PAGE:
The Giant Killers

Subtitle

All time greatest F A cup giant killings


Numbers 30 & 80

Wolverhampton Wanderers 0-1 Bournemouth


Fourth Round


Saturday January 26th 1957


Attendance: 42,011


Molineux, Wolverhampton


Scorer: Reg Cutler {38}


Harold MacMillan succeeded Anthony Eden as Prime Minister, The Queen granted her husband, Duke of Edinburgh, the title of Prince, The toddler’s truce, a one hour TV closedown from 6pm-7pm to allow children to be put to bed, was abolished. Victor Mature took the title role of Afghan Warlord ‘Zarak’, fighting the British, led by Michael Wilding while Guy Mitchell never felt more like ‘Singin’ the Blues’

Down on the south coast, Bournemouth & Boscombe Athletic were a Third Division South club that had never attracted a major national headline and, since joining the Football League in 1923, had rarely threatened bringing promotion to their Dean Court home.


Stability was the watchword, overseen by manager, Jack Bruton until he announced his plan to retire in 1956, sparking a search for a replacement. It was a perfect opportunity for a first managerial role and was snapped up by the West Bromwich Albion coach, Freddie Cox, who earlier in the decade had enjoyed both League and cup success as an Arsenal player.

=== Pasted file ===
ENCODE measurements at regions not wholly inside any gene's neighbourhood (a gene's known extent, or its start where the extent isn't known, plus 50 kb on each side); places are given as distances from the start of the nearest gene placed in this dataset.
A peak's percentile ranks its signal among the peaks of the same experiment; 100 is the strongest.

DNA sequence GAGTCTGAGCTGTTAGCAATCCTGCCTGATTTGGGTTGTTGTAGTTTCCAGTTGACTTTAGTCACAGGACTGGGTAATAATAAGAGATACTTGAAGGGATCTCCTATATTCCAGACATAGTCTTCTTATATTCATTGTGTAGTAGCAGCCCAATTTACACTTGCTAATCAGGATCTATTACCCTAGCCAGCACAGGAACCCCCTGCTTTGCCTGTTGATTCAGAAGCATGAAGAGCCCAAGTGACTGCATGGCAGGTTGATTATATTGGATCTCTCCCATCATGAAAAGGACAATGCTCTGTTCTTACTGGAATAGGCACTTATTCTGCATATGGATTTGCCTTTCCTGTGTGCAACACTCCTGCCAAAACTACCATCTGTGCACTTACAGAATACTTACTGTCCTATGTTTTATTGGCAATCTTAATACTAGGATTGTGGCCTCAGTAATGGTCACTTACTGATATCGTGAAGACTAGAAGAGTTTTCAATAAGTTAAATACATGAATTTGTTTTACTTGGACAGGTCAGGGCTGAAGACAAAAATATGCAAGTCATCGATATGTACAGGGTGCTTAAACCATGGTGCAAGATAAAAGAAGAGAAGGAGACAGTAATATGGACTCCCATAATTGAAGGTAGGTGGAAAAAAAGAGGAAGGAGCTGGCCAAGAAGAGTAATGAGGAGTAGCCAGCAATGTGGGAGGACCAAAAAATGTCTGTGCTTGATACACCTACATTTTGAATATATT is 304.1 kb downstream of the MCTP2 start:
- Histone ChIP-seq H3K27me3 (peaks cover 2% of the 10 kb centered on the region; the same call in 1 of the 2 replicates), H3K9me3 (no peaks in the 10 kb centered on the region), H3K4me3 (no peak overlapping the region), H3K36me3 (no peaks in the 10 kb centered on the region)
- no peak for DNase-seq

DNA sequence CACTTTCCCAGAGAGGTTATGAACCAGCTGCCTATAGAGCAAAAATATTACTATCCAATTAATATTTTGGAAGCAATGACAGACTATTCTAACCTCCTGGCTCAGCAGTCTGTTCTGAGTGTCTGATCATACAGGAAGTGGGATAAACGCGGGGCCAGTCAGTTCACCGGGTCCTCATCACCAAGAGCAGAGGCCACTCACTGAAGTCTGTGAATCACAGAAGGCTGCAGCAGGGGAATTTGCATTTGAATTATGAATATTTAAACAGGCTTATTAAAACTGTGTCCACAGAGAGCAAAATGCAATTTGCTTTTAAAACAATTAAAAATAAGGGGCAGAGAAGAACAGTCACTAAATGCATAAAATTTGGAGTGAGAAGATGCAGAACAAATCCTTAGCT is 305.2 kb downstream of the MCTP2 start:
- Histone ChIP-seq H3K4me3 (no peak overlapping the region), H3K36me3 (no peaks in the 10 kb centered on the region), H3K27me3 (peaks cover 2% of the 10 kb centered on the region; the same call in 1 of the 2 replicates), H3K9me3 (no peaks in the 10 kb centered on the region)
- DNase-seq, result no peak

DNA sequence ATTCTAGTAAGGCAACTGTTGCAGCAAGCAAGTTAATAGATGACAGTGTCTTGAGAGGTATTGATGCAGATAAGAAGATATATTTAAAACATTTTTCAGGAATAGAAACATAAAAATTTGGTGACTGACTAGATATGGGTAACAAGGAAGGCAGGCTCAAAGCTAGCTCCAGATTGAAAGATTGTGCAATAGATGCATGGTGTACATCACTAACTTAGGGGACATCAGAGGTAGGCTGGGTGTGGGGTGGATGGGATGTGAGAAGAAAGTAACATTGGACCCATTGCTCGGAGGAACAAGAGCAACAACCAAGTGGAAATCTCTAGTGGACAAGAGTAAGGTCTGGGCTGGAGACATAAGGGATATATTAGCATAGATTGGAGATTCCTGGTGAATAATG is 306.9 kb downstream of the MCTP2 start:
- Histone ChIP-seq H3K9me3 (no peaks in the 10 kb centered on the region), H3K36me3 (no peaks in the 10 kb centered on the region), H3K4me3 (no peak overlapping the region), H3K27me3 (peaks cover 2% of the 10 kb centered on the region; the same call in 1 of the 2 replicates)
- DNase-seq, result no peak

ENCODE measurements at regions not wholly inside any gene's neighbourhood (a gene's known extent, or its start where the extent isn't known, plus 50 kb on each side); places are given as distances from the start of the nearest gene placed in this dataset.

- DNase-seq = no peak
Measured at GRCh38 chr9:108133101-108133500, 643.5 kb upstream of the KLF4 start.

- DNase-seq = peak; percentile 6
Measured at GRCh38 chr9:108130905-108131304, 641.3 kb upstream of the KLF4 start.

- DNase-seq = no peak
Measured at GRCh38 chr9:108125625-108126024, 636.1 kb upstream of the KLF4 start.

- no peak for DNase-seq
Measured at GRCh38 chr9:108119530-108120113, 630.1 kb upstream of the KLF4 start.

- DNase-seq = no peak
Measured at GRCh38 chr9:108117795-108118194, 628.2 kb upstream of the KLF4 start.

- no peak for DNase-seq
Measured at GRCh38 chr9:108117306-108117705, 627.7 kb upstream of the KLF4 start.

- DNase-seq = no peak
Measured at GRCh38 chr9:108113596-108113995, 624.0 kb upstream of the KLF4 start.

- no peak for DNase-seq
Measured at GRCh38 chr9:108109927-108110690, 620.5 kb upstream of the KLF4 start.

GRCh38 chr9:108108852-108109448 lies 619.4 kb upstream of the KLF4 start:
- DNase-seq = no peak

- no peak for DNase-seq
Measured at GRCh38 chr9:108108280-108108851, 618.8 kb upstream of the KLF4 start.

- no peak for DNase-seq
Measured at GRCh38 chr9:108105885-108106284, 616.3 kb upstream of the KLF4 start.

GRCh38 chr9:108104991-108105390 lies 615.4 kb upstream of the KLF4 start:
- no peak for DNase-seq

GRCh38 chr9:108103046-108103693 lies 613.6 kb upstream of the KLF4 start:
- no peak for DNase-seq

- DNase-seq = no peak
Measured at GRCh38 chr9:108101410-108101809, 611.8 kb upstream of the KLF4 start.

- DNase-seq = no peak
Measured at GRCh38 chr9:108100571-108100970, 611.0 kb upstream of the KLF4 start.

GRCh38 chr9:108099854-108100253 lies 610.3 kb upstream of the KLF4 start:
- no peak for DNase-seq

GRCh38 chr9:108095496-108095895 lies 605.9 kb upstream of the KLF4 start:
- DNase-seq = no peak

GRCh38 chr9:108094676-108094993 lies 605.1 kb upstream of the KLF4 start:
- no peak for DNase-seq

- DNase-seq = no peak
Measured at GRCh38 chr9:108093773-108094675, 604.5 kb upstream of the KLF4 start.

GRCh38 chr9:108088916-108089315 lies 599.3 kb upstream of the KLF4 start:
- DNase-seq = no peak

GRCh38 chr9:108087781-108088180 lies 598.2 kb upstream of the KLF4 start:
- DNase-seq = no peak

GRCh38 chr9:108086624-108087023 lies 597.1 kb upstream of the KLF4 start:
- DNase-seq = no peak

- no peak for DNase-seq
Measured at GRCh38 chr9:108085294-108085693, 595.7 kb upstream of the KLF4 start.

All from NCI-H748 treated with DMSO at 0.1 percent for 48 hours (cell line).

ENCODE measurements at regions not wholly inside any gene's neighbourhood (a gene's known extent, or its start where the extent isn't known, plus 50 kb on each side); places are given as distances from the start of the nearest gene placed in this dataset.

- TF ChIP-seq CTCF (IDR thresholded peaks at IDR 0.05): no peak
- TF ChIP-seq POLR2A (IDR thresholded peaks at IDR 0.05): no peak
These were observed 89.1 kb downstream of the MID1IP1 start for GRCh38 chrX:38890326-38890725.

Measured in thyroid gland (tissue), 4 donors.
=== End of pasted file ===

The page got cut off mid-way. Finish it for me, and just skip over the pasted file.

The team he inherited contained a string of former First Division players, all of whom had struggled to make it at the highest level. Harry Hughes had briefly worn Chelsea blue before arriving, initially on loan in 1952, the same year Stan Newsham gave up waiting to get a game at Bolton and Irish International keeper, Tommy Godwin came from Second Division Leicester. Joe Brown was another top-flight fringe player at Burnley before signing in the summer of 1954 while Reg Cutler was a player Cox was already familiar with. He’d been restricted to just five West Brom games before leaving the Hawthorns a year before his coach followed. Among the remainder of Cox’s new team were a string of lower division stalwarts, Lew Clayton from QPR, Nelson Stiffle from Chesterfield and Ollie Norris, stepping up from non-league Football. They also had a little bit of Caribbean spice in defender, Arnold Wollard.


Cox had little time to add to his squad before the start of his first season in charge, bringing in two humble signings of Brian Bedford and Mike Lyons from divisional rivals, Southampton and Bristol Rovers. Despite an inconsistent start to the campaign, Bournemouth began climbing the table to lie in a decent fourth place in November, with the potential to possibly mount a promotion bid, something the club had only ever really come close to once, eight years earlier.


Mid November also saw the start of the FA cup with a visit to Dean Court from Birmingham League minnows, Burton Albion, a club formed just six years earlier. The Brewers were no match for Cox’s full timers with an Ollie Norris hat-trick leading the charge in an 8-0 demolition job.